The Dutchman was sitting up, this being the first time in many weeks. An orderly had arranged a couple of pillows for him, borrowing them from empty beds.

‘Praise be!’ the academic was saying. ‘Praise be!’

‘Praise be!’ agreed the chaplain. ‘Now drink this up.’

The professor needed no urging. His hands trembled as he held the rusty cup, but he insisted on holding it himself. He kept sipping and sucking and sighing, and then heaving away with asthmatic joy.

‘Gott is goot!’ he said eagerly.

‘He is good!’ agreed the chaplain.

He watched the last precious drops disappear into the pink mouth of the patient.

The Dutchman was rubbing his hands together soulfully, glee­fully.

‘A hen, eh?’ he said. ‘Just a little hen, eh?’

He chuckled to himself, and then shook his hand feebly towards heaven.

‘What a humour, eh?’ he asked. ‘The goot Gott He sends the little bird to lay eggs all over the old professor so that the old professor must not die.’

‘That’s right,’ said the chaplain, scarcely knowing what to say.

He added, ‘The good God needs the old professor, eh? He doesn’t want to lose all that training, all that wisdom, all that knowledge.’

The Dutchman stared at him. ‘You t’ink that, hey?’ he asked. He looked admiringly at his old chaplain friend, shook his head and went off into his asthmatic gurgle.

‘Oh, the Gott, He is goot,’ he said. He kept chuckling. ‘He is very goot.’

Then he remembered the hen, and his gurgling became deep, even more asthmatic. After a time he was gasping, and the tears were coursing out of his fine old eyes, and on to the silver-grey thatch on his torso.

‘Oh, so goot,’ he was saying in helpless joy. ‘Oh yes, and oh, so lovink.’

When the chaplain slipped away because he could not hold back the tide of his own tears, he heard the Dutchman repeating to himself, like some endless refrain: ‘Oh, so lovink. So lovink.’[5]

Laughing Gunner

The story of a soldier – an unusual man – who held a strange obsession for machine-guns.  Nicknamed Tiger, he was not at all interested in the duties of a regular foot soldier, with gun and bayonet. However, he was very eager to operate the machine-gun. He was passionately involved in the fighting prior to the fall of Singapore, during World War Two. He revelled in his task, taking his stand with the machine-gun, as the Japanese invaders made their relentless approach.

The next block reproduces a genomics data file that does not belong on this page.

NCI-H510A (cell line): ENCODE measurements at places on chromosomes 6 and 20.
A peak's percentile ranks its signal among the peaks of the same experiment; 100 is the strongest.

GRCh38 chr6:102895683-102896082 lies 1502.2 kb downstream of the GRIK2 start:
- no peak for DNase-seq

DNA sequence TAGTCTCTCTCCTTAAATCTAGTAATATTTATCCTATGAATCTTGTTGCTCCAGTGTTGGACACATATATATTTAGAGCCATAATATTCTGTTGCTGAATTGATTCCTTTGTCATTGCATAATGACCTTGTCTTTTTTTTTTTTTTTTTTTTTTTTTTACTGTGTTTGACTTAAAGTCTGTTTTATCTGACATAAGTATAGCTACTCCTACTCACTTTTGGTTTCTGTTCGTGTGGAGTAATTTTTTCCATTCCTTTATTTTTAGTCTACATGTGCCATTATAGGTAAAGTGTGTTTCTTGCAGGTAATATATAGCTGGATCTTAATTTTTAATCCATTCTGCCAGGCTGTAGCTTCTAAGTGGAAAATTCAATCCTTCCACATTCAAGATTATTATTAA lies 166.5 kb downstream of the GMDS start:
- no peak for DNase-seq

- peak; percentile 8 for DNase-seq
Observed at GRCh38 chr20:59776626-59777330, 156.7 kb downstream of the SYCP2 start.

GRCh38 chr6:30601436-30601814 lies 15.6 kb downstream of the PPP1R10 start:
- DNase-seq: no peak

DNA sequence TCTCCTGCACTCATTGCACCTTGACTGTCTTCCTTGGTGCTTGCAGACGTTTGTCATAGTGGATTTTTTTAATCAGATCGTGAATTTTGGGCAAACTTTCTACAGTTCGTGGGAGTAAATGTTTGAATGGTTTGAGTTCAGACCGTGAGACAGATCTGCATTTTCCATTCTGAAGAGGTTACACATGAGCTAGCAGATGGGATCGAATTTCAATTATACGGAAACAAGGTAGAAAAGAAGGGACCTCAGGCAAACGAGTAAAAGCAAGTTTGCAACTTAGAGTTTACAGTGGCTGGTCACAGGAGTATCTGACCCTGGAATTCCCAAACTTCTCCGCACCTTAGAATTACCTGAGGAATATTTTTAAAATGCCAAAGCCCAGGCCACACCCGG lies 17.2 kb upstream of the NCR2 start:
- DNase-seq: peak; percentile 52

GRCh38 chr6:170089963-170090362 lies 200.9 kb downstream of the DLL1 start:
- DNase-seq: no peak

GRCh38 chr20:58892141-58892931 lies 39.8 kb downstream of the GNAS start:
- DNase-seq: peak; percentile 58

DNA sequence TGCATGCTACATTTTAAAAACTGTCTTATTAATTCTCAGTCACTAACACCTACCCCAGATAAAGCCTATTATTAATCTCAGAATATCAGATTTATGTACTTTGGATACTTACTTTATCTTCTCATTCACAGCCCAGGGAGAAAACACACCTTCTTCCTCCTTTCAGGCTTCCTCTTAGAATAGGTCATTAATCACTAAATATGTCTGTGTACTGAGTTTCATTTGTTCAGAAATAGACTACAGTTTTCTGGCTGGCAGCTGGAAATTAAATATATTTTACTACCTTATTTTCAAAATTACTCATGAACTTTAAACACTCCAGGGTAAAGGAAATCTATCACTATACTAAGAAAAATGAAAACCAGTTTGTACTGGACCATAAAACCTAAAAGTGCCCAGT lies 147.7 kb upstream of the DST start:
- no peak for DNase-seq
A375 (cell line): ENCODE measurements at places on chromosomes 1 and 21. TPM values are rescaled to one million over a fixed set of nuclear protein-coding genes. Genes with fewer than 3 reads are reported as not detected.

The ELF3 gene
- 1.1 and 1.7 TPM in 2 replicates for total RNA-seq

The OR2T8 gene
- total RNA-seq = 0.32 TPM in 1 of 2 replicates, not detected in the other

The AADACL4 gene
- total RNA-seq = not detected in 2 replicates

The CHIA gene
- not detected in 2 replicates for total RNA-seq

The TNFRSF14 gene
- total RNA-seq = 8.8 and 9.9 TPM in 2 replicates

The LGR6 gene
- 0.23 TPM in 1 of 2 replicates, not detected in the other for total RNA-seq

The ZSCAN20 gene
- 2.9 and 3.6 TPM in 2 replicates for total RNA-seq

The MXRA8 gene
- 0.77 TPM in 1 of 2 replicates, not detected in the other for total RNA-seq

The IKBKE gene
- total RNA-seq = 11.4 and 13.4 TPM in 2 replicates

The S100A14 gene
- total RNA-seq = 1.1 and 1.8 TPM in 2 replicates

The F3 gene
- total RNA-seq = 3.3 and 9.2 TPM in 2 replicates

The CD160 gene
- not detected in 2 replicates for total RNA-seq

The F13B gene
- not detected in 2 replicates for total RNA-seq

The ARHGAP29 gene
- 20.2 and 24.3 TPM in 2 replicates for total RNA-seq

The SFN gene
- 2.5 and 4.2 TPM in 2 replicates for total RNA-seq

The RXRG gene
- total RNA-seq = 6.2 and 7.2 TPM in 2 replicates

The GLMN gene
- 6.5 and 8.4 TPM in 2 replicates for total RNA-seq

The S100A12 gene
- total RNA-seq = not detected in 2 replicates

The Life and Death of Puggi Mahomet – (This is not a précis, but is a small direct extract)

“How many times, down through the years, I have thought about that event, and Chikka has also! As I said before, Sproggie, Blower and Chips got theirs in action. Joe and Don R had to live with the thing for all the years they worked on their sheep sta­tions, but they never wrote to us, or rang us about the matter. Every Anzac Day we would not mention the subject, be­cause there was no way of settling the matter. We would just sit to­gether in the Botanical Gardens in silence, thinking about it.

The seven of us agreed that Puggi was a slippery cuss, and would worm his way out of any trial. What was worse, he knew the whole signal system now, and if the Japs came we were done for, with that sort of communication.